Interview

The Making of Me: Jorginho

Jorginho is the latest player to remember his early days in the game and the significant obstacles he had to overcome to make it professionally, from moving to the other side of the world at a young age to discovering he was being financially exploited by his agent, before battling hard to prove his class…


I started off playing five-a-side at the local soccer school.
I went to an under-six team when I was four, and the coach said ‘no no, you have to be six’. My dad told the coach he would get in trouble at home if he didn’t let me play. So the coach said ‘okay, you can have a game’. I played once and my dad said to me: ‘you have played once, we are going home’. But then the coach said ‘no no no! You need to play every week!’

We used to play lots of small-sided games. We did loads of dribbling drills, slaloming in and out of cones, and lots of shooting as well. More than anything I just remember how enjoyable it was.

Even today when I go on holiday I still see my coach from back then. But I am not in contact with the players really because it was a different place from where I was born.

I could never imagine a life without football. It’s something I have always done and have always wanted to do. When did I realise I was a good player? I suppose when I started playing. I was already playing against kids who were older than me, and then when I played against kids of my age it was easy.

After playing five-a-side in this soccer school I moved to another one where I could play 11-a-side. We’d play tournaments against soccer schools from other regions. I was playing in this tournament in Brazil and an agent scouted me. He took me and other players to his soccer school, which was 200 kilometres away from where I lived at the time.

I spent two years there. The idea was he used it to scout players and anyone he thought was good enough he took over to Italy. That’s what he did with me when I was 15. He set me up with a trial at Verona in their youth section and they took me on.

Initially when I moved over to Italy it was really easy because I was living my dream. Everything was brand new. Then I began to get into the routine: training, school, home, home, school, training. That’s all I did for 18 months. I had 20 euros to live on a week and I couldn’t do anything else, because you can’t with that amount of money. I couldn’t even play for the first year because my licence hadn’t come through from Brazil. All I did was literally train and go to school. That was really tough.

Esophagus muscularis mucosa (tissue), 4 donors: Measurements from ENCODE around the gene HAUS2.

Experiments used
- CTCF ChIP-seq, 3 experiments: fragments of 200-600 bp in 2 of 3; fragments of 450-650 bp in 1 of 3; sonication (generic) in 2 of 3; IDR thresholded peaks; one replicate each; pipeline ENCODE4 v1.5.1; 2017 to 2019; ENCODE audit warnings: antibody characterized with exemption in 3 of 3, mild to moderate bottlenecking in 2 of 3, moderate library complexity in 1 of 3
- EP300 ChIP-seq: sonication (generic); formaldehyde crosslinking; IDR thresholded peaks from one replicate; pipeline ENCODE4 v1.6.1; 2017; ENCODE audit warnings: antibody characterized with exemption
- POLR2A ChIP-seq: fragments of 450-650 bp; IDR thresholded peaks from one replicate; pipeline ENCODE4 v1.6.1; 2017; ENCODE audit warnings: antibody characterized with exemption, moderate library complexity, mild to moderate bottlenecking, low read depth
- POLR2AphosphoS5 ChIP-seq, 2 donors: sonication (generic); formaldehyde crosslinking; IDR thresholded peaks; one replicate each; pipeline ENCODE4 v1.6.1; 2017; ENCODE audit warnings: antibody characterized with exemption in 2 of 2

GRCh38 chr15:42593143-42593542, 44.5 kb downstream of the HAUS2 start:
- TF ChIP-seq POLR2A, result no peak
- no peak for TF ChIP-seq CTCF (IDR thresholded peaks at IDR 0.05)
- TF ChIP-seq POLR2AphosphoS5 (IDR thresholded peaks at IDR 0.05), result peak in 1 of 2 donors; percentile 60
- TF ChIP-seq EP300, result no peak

The style of football in Italy was very different. In Brazil up until that point it had been nice and calm, all about enjoyment, whereas in Italy even at that age it was all about tactics, about intensity. It was tougher.

Because Verona weren’t in Serie A at that time, they didn’t have a youth team so I played in a local youth team called Berretti. They played in Serie C1/C2. I did that for two years. Whilst I was playing for Berretti, I met a fellow Brazilian called Rafael who was a goalkeeper. I got friendly with him. He was asking me about what I was doing, how long I had been there for, and I told him I was living on 20 euros a week.

He said ‘hang on a minute, there’s something not quite right about that’. He made some enquiries and it turned out my agent had been taking money and I knew nothing about it whatsoever.

At that point I wanted to give up. I was completely devastated. I was fed up. I phoned home in tears and told my mum I wanted to come home and I didn’t want to play football any more. She said: ‘Don’t even think about it! You’re so close, you’ve been there for a few years, I won’t let you back in the house! You need to stay there and hang tough.’

So I stayed. I continued to train with the first team. I could have continued playing for Berretti, but at that point I decided I would go on loan. I went to a professional team in Serie C2 called Sambonifacese.

While I was playing for Sambonifacese, Verona were in Serie C1 and that year they got promoted to Serie B. When I went back to Verona the coach, Andrea Mandorlini, said he didn’t need me because I had only played in C2 and now they were in B. But one of the directors who I knew quite well stuck up for me, and argued my case with the coach.

By the October I hadn’t played a single game and had thought about the possibility of leaving in January. Then the first team player who had my position got injured, and his natural replacement was injured as well. The coach didn’t know what to do. He had to either improvise or play me.

He played me and I did pretty well. I stayed in the team and from then on he was really supportive and did a great deal for me.

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